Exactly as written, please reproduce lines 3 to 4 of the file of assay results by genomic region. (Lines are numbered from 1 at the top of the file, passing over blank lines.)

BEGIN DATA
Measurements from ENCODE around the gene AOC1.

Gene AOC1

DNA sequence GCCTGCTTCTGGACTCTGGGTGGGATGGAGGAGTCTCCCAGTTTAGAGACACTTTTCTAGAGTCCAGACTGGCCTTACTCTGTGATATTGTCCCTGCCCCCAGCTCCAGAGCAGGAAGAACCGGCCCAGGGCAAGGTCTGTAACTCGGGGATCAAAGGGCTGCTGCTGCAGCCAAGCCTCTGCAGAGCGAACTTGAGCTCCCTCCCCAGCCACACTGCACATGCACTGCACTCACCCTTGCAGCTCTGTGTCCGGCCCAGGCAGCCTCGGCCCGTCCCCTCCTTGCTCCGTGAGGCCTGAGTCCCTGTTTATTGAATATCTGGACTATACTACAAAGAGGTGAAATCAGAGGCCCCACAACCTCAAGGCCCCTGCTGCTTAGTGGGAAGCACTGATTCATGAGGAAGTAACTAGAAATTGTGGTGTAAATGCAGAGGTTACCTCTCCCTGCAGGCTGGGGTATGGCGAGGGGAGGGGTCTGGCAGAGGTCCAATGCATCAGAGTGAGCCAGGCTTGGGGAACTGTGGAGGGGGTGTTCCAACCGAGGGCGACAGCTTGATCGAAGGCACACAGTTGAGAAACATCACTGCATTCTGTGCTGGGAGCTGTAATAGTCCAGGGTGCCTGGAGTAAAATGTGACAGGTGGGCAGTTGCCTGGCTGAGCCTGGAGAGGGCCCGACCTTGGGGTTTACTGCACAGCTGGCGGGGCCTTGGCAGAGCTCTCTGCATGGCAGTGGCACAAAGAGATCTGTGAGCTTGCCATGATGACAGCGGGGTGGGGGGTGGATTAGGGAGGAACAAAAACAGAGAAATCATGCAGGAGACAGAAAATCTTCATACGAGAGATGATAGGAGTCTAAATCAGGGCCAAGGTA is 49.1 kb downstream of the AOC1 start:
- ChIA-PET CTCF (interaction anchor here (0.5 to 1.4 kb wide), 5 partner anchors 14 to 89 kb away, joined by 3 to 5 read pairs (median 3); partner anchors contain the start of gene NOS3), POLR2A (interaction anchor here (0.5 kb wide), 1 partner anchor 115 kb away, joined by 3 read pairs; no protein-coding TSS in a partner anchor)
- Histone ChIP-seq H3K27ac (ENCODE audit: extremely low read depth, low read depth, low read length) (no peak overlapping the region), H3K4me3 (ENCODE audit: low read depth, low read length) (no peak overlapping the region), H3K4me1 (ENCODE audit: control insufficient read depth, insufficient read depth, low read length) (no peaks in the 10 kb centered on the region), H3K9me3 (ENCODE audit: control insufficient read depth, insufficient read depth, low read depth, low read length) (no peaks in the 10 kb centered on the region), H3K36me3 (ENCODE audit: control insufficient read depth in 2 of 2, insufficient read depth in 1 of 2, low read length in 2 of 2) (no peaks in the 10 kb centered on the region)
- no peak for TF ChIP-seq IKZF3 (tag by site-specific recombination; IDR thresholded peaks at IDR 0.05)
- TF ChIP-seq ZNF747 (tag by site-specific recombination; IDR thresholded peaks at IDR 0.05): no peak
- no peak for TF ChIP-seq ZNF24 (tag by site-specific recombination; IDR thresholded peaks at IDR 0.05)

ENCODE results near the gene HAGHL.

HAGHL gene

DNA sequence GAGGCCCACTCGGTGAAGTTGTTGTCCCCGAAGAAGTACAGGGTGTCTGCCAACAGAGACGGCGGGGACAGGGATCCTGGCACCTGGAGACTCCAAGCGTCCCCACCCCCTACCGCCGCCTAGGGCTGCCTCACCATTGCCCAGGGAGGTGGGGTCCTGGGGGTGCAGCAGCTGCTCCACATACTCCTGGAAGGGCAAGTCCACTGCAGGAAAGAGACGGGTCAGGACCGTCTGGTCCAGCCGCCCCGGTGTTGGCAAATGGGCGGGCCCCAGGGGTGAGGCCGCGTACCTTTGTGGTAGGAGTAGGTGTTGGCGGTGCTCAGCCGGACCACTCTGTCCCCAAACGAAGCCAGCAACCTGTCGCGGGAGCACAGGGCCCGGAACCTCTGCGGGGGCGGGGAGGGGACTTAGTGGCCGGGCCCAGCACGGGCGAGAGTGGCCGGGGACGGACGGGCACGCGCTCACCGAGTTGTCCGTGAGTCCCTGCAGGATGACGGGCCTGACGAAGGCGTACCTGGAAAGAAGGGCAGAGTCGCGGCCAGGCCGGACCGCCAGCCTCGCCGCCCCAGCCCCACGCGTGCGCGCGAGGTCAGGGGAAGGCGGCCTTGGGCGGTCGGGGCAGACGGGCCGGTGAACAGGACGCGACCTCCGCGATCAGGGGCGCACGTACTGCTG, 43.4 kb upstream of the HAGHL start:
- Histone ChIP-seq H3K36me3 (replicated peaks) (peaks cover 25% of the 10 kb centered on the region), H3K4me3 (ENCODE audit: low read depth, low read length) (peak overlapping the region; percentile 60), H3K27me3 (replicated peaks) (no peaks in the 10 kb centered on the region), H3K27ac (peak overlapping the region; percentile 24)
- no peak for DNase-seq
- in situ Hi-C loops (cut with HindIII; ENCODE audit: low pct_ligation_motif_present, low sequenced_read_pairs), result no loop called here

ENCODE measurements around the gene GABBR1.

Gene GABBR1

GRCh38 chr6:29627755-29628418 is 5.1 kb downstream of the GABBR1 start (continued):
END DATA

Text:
DNA sequence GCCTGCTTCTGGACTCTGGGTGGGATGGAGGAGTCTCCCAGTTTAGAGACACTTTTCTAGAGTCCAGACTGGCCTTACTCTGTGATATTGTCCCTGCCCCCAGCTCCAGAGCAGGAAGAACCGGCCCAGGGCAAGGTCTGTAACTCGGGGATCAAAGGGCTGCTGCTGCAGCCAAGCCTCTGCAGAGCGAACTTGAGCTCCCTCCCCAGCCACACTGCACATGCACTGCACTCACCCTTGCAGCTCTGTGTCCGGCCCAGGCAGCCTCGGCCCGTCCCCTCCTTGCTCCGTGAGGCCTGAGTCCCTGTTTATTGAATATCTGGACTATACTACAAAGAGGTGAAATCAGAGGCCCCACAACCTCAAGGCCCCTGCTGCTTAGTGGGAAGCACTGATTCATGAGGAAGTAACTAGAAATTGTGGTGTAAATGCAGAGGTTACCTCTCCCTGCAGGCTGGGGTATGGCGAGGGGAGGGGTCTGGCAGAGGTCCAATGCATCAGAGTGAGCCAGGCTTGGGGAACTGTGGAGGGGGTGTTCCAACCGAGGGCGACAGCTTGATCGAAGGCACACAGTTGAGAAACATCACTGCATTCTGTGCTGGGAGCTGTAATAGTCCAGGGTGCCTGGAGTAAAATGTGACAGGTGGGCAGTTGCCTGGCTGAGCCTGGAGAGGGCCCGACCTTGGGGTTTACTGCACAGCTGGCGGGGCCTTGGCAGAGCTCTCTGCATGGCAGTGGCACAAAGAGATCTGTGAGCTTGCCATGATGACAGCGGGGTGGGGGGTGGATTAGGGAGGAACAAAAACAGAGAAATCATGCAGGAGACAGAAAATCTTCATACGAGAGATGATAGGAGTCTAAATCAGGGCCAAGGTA is 49.1 kb downstream of the AOC1 start:
- ChIA-PET CTCF (interaction anchor here (0.5 to 1.4 kb wide), 5 partner anchors 14 to 89 kb away, joined by 3 to 5 read pairs (median 3); partner anchors contain the start of gene NOS3), POLR2A (interaction anchor here (0.5 kb wide), 1 partner anchor 115 kb away, joined by 3 read pairs; no protein-coding TSS in a partner anchor)